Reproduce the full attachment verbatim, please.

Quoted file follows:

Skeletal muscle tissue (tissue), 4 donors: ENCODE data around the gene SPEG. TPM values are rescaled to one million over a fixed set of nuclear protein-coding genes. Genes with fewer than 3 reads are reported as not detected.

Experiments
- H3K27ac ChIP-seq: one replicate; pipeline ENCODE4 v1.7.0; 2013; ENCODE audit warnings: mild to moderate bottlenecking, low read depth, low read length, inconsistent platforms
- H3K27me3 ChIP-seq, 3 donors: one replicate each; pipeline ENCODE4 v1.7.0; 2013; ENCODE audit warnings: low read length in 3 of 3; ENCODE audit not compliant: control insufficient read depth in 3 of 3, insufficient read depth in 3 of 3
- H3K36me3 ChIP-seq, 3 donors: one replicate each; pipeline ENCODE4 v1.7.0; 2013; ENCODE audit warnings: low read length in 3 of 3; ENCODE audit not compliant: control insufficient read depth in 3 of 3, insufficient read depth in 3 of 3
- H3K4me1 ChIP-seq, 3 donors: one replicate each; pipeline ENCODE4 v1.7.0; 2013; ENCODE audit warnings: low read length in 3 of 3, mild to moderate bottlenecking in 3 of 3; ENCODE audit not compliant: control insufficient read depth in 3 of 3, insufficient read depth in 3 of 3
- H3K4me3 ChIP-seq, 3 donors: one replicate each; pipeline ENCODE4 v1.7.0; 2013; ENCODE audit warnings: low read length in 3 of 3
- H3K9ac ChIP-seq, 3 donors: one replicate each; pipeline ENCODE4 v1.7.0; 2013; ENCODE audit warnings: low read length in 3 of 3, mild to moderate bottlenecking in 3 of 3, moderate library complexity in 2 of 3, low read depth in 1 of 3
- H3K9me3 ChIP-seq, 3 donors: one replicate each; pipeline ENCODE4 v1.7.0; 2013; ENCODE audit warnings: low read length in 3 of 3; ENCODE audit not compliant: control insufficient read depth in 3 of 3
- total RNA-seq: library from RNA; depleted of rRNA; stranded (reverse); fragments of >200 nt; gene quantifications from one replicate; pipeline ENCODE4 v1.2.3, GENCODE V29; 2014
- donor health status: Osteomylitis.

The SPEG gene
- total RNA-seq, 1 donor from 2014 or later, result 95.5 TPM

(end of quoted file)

Skeletal muscle tissue (tissue), 4 donors: ENCODE data around the gene SPEG. TPM values are rescaled to one million over a fixed set of nuclear protein-coding genes. Genes with fewer than 3 reads are reported as not detected.

Experiments
- H3K27ac ChIP-seq: one replicate; pipeline ENCODE4 v1.7.0; 2013; ENCODE audit warnings: mild to moderate bottlenecking, low read depth, low read length, inconsistent platforms
- H3K27me3 ChIP-seq, 3 donors: one replicate each; pipeline ENCODE4 v1.7.0; 2013; ENCODE audit warnings: low read length in 3 of 3; ENCODE audit not compliant: control insufficient read depth in 3 of 3, insufficient read depth in 3 of 3
- H3K36me3 ChIP-seq, 3 donors: one replicate each; pipeline ENCODE4 v1.7.0; 2013; ENCODE audit warnings: low read length in 3 of 3; ENCODE audit not compliant: control insufficient read depth in 3 of 3, insufficient read depth in 3 of 3
- H3K4me1 ChIP-seq, 3 donors: one replicate each; pipeline ENCODE4 v1.7.0; 2013; ENCODE audit warnings: low read length in 3 of 3, mild to moderate bottlenecking in 3 of 3; ENCODE audit not compliant: control insufficient read depth in 3 of 3, insufficient read depth in 3 of 3
- H3K4me3 ChIP-seq, 3 donors: one replicate each; pipeline ENCODE4 v1.7.0; 2013; ENCODE audit warnings: low read length in 3 of 3
- H3K9ac ChIP-seq, 3 donors: one replicate each; pipeline ENCODE4 v1.7.0; 2013; ENCODE audit warnings: low read length in 3 of 3, mild to moderate bottlenecking in 3 of 3, moderate library complexity in 2 of 3, low read depth in 1 of 3
- H3K9me3 ChIP-seq, 3 donors: one replicate each; pipeline ENCODE4 v1.7.0; 2013; ENCODE audit warnings: low read length in 3 of 3; ENCODE audit not compliant: control insufficient read depth in 3 of 3
- total RNA-seq: library from RNA; depleted of rRNA; stranded (reverse); fragments of >200 nt; gene quantifications from one replicate; pipeline ENCODE4 v1.2.3, GENCODE V29; 2014
- donor health status: Osteomylitis.

The SPEG gene
- total RNA-seq, 1 donor from 2014 or later, result 95.5 TPM